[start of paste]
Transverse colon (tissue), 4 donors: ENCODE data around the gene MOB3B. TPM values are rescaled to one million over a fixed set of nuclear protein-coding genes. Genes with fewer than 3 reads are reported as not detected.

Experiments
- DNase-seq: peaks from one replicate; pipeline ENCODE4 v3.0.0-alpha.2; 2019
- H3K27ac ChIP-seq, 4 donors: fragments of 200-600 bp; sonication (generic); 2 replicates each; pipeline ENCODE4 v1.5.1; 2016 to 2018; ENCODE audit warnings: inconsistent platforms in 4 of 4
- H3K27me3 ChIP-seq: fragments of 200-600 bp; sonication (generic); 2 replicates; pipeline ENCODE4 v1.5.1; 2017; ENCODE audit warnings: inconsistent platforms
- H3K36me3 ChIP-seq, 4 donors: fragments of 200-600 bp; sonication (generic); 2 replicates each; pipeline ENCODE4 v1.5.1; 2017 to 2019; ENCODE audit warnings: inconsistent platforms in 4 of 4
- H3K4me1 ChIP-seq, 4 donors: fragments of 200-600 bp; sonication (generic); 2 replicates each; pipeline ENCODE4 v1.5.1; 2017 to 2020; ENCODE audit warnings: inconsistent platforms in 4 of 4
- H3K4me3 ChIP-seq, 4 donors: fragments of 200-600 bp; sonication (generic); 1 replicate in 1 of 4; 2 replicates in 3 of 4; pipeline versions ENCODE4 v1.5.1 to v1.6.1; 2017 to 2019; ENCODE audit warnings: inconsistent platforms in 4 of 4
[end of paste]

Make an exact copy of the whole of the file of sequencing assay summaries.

Transverse colon (tissue), 4 donors: ENCODE data around the gene MOB3B. TPM values are rescaled to one million over a fixed set of nuclear protein-coding genes. Genes with fewer than 3 reads are reported as not detected.

Experiments
- DNase-seq: peaks from one replicate; pipeline ENCODE4 v3.0.0-alpha.2; 2019
- H3K27ac ChIP-seq, 4 donors: fragments of 200-600 bp; sonication (generic); 2 replicates each; pipeline ENCODE4 v1.5.1; 2016 to 2018; ENCODE audit warnings: inconsistent platforms in 4 of 4
- H3K27me3 ChIP-seq: fragments of 200-600 bp; sonication (generic); 2 replicates; pipeline ENCODE4 v1.5.1; 2017; ENCODE audit warnings: inconsistent platforms
- H3K36me3 ChIP-seq, 4 donors: fragments of 200-600 bp; sonication (generic); 2 replicates each; pipeline ENCODE4 v1.5.1; 2017 to 2019; ENCODE audit warnings: inconsistent platforms in 4 of 4
- H3K4me1 ChIP-seq, 4 donors: fragments of 200-600 bp; sonication (generic); 2 replicates each; pipeline ENCODE4 v1.5.1; 2017 to 2020; ENCODE audit warnings: inconsistent platforms in 4 of 4
- H3K4me3 ChIP-seq, 4 donors: fragments of 200-600 bp; sonication (generic); 1 replicate in 1 of 4; 2 replicates in 3 of 4; pipeline versions ENCODE4 v1.5.1 to v1.6.1; 2017 to 2019; ENCODE audit warnings: inconsistent platforms in 4 of 4